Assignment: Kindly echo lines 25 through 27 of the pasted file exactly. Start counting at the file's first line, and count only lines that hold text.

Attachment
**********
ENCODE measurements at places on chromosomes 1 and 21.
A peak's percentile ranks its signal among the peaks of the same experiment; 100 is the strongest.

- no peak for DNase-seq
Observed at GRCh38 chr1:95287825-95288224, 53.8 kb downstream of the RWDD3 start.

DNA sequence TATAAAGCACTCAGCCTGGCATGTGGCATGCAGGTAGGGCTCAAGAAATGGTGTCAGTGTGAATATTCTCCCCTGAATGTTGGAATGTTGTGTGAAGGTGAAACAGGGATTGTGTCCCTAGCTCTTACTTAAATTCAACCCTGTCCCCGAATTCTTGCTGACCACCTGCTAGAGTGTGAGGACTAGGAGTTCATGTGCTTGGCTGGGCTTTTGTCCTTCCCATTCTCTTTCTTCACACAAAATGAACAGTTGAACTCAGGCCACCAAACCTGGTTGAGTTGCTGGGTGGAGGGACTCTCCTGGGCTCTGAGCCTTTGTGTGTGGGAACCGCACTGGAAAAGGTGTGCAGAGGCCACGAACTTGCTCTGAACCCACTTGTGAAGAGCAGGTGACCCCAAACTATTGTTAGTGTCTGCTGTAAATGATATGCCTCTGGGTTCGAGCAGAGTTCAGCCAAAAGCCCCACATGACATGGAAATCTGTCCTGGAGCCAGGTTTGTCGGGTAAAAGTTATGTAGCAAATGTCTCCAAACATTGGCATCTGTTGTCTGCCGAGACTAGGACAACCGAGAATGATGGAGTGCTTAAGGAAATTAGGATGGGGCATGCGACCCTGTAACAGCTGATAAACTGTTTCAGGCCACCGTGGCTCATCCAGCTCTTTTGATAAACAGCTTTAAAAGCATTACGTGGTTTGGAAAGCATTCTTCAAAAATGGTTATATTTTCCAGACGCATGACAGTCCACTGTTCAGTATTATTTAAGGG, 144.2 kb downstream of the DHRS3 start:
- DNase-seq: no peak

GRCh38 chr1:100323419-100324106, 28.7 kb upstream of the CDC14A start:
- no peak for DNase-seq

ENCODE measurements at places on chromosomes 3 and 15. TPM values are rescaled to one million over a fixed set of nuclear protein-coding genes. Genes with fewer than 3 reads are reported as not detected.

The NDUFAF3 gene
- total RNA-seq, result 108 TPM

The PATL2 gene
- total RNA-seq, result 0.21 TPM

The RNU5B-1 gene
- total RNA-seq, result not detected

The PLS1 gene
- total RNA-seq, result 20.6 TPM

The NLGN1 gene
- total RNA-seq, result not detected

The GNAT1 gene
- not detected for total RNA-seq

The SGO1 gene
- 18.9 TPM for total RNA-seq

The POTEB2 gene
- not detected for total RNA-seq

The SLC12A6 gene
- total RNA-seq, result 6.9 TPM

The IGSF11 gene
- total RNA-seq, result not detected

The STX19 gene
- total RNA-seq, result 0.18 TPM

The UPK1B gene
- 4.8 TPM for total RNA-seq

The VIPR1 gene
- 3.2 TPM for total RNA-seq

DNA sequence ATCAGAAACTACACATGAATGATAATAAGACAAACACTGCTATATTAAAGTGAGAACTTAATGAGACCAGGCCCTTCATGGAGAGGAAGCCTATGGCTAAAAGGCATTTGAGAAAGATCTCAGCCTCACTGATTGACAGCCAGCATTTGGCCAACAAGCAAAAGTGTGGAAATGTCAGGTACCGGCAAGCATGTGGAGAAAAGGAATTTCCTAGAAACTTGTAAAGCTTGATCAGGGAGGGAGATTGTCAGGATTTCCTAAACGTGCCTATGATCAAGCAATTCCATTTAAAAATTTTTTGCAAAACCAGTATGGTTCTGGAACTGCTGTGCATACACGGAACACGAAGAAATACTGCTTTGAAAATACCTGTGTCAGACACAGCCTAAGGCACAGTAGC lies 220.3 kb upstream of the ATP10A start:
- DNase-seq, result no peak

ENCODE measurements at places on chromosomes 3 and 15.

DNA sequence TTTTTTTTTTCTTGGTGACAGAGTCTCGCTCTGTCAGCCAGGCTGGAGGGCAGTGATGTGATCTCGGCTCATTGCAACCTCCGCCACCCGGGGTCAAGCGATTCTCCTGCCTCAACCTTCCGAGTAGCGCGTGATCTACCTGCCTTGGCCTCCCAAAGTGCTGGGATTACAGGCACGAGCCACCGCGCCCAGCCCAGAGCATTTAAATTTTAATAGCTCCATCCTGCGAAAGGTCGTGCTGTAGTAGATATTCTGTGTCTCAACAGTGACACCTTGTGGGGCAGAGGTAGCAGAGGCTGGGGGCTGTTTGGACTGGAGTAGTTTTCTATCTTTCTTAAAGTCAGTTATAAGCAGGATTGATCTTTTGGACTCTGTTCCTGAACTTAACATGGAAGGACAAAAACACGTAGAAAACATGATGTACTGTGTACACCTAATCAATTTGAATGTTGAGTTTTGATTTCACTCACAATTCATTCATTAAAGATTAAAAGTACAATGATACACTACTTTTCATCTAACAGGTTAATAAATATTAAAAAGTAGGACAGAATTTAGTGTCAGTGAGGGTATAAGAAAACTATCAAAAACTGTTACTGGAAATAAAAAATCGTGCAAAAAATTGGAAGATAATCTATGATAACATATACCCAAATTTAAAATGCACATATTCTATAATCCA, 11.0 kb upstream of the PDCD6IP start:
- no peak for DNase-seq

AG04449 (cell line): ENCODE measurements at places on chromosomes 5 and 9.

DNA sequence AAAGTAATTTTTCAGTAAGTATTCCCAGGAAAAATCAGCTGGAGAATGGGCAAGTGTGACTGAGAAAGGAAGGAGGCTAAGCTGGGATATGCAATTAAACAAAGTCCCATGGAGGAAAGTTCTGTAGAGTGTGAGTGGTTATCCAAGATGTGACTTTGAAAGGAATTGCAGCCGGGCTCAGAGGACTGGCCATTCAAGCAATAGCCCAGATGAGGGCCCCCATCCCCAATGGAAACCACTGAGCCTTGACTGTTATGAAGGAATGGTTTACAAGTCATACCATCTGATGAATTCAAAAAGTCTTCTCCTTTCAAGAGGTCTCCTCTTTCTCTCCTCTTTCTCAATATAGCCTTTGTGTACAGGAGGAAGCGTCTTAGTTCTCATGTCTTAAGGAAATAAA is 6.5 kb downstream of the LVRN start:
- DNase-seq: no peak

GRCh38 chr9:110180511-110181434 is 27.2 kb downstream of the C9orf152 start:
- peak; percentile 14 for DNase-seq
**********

- not detected for total RNA-seq

The SLC12A6 gene
- total RNA-seq, result 6.9 TPM